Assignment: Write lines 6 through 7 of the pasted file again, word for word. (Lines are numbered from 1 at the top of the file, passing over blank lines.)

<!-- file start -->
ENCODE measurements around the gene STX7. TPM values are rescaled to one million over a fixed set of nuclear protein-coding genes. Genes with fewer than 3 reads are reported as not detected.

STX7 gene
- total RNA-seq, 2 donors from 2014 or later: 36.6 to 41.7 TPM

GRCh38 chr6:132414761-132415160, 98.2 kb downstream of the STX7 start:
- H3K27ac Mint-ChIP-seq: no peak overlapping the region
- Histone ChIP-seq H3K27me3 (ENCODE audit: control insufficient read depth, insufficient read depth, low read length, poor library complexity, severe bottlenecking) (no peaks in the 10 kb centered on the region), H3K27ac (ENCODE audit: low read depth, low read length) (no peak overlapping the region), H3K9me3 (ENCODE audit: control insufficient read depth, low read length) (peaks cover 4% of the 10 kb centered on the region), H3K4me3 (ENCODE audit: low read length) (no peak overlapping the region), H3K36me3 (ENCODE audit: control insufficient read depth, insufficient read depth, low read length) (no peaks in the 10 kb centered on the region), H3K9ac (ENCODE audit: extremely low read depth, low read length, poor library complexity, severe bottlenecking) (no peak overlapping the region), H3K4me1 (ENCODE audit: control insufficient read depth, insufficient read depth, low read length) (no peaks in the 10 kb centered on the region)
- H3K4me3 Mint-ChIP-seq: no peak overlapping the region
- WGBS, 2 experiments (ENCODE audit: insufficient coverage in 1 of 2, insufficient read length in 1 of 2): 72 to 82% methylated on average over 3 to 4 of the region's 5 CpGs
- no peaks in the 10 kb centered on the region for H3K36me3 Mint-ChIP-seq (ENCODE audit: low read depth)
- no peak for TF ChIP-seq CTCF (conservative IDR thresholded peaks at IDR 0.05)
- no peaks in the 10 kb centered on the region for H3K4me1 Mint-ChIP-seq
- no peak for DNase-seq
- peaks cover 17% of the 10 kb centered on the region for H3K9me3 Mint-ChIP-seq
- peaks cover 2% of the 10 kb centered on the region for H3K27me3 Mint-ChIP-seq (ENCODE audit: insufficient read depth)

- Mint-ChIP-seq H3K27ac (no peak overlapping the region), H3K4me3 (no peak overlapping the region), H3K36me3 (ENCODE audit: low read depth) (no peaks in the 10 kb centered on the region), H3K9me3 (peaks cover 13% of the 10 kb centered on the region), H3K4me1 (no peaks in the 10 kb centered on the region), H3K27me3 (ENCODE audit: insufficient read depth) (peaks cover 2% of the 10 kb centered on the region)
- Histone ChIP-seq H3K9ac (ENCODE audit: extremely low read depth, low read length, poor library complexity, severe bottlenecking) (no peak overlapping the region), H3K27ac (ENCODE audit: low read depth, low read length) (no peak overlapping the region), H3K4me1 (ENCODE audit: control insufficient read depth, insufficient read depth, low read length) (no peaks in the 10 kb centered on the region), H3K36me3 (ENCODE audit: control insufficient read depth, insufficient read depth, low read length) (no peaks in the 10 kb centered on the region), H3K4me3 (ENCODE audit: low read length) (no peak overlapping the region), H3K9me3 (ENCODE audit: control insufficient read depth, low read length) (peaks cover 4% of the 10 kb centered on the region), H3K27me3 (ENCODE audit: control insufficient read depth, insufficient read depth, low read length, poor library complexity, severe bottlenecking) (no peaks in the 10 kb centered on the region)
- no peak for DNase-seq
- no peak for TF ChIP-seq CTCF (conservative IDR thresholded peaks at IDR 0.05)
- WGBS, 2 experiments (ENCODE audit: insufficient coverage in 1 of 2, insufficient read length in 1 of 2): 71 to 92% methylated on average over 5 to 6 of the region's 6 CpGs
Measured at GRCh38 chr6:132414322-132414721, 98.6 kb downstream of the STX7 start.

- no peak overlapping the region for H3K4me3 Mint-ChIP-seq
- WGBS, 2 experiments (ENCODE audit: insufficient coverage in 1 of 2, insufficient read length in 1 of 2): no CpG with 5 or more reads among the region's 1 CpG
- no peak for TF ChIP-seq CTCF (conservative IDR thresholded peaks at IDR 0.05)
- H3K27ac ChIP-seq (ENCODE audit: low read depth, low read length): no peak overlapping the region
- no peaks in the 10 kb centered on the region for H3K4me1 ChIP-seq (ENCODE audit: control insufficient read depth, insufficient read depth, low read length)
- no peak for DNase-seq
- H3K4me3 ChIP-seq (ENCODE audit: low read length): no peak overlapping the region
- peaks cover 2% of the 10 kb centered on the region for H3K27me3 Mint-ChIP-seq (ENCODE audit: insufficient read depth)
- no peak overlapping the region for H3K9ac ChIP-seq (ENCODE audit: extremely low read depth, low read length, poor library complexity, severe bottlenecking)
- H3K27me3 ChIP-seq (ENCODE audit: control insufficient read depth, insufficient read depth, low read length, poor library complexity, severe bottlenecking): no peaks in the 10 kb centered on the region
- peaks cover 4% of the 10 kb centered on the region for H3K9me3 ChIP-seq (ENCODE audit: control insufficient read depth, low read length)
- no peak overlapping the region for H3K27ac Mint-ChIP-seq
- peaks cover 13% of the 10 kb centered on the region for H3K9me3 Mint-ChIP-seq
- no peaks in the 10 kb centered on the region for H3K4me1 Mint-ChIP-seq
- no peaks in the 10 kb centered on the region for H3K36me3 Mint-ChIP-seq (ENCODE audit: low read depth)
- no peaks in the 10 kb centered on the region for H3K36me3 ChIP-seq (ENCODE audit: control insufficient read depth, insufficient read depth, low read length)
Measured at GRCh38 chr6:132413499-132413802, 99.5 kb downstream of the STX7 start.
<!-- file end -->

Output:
- Histone ChIP-seq H3K27me3 (ENCODE audit: control insufficient read depth, insufficient read depth, low read length, poor library complexity, severe bottlenecking) (no peaks in the 10 kb centered on the region), H3K27ac (ENCODE audit: low read depth, low read length) (no peak overlapping the region), H3K9me3 (ENCODE audit: control insufficient read depth, low read length) (peaks cover 4% of the 10 kb centered on the region), H3K4me3 (ENCODE audit: low read length) (no peak overlapping the region), H3K36me3 (ENCODE audit: control insufficient read depth, insufficient read depth, low read length) (no peaks in the 10 kb centered on the region), H3K9ac (ENCODE audit: extremely low read depth, low read length, poor library complexity, severe bottlenecking) (no peak overlapping the region), H3K4me1 (ENCODE audit: control insufficient read depth, insufficient read depth, low read length) (no peaks in the 10 kb centered on the region)
- H3K4me3 Mint-ChIP-seq: no peak overlapping the region